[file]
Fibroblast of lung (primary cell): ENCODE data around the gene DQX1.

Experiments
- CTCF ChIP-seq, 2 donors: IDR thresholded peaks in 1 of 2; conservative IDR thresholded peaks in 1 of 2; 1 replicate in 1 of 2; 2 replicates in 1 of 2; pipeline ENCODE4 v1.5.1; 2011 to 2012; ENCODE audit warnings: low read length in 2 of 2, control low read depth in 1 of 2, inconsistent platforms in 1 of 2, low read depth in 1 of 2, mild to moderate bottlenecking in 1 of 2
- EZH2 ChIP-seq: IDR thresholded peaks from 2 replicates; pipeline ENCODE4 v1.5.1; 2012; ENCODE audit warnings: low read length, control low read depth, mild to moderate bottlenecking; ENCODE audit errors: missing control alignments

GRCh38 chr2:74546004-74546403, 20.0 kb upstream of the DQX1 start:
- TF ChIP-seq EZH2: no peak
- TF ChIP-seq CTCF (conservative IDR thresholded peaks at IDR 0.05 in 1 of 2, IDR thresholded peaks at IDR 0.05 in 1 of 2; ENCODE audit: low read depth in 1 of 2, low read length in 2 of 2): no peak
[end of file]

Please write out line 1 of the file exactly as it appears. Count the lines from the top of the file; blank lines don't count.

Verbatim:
Fibroblast of lung (primary cell): ENCODE data around the gene DQX1.